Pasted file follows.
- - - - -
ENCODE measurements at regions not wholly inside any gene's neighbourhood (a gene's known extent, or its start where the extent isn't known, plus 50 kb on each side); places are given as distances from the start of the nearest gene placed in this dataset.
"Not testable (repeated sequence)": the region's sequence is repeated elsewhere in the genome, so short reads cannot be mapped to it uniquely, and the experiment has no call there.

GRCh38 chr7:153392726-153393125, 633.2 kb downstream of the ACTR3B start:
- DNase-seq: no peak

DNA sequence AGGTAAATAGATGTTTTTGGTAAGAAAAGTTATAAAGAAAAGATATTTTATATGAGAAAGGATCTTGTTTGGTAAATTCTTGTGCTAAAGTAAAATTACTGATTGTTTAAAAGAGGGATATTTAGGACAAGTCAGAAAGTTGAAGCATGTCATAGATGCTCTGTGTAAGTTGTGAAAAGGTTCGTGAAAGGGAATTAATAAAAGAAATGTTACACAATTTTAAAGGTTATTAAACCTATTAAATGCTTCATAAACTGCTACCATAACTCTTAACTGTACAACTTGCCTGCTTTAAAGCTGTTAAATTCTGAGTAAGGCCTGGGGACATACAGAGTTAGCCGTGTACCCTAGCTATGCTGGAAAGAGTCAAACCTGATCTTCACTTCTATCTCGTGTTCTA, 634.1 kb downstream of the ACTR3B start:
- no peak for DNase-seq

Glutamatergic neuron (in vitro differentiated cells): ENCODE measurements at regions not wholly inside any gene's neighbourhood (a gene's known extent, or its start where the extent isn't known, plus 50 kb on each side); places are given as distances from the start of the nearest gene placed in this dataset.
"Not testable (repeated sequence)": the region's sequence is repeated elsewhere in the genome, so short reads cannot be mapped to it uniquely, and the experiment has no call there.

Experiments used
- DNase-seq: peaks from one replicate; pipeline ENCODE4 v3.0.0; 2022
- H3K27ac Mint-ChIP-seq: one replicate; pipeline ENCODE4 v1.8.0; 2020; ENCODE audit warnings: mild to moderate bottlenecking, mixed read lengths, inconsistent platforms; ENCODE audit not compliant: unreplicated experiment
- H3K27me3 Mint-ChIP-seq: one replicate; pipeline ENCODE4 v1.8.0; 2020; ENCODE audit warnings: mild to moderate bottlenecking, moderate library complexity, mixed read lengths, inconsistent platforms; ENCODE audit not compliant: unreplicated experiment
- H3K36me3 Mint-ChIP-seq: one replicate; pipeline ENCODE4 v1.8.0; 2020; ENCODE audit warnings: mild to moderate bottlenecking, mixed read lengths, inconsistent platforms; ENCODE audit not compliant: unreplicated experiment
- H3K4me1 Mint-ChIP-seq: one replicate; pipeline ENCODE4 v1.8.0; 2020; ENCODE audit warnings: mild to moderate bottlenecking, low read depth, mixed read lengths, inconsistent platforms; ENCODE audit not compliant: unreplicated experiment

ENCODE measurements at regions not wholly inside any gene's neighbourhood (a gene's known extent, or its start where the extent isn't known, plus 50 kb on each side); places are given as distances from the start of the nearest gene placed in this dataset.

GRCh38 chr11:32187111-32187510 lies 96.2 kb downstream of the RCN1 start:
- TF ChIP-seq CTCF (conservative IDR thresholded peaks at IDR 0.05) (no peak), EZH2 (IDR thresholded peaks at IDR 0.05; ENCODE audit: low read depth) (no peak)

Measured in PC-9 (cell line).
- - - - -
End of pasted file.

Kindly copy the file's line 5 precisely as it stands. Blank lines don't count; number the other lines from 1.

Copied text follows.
DNA sequence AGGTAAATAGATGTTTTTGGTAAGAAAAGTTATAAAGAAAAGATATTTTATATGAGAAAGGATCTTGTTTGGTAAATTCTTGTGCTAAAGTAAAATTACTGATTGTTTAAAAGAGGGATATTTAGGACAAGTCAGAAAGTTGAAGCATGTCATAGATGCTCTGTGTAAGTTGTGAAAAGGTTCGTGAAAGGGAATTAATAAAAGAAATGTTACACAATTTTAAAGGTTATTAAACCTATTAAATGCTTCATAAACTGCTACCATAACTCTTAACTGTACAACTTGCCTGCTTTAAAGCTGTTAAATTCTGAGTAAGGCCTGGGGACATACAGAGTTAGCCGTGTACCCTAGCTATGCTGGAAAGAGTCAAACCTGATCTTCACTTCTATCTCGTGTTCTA, 634.1 kb downstream of the ACTR3B start: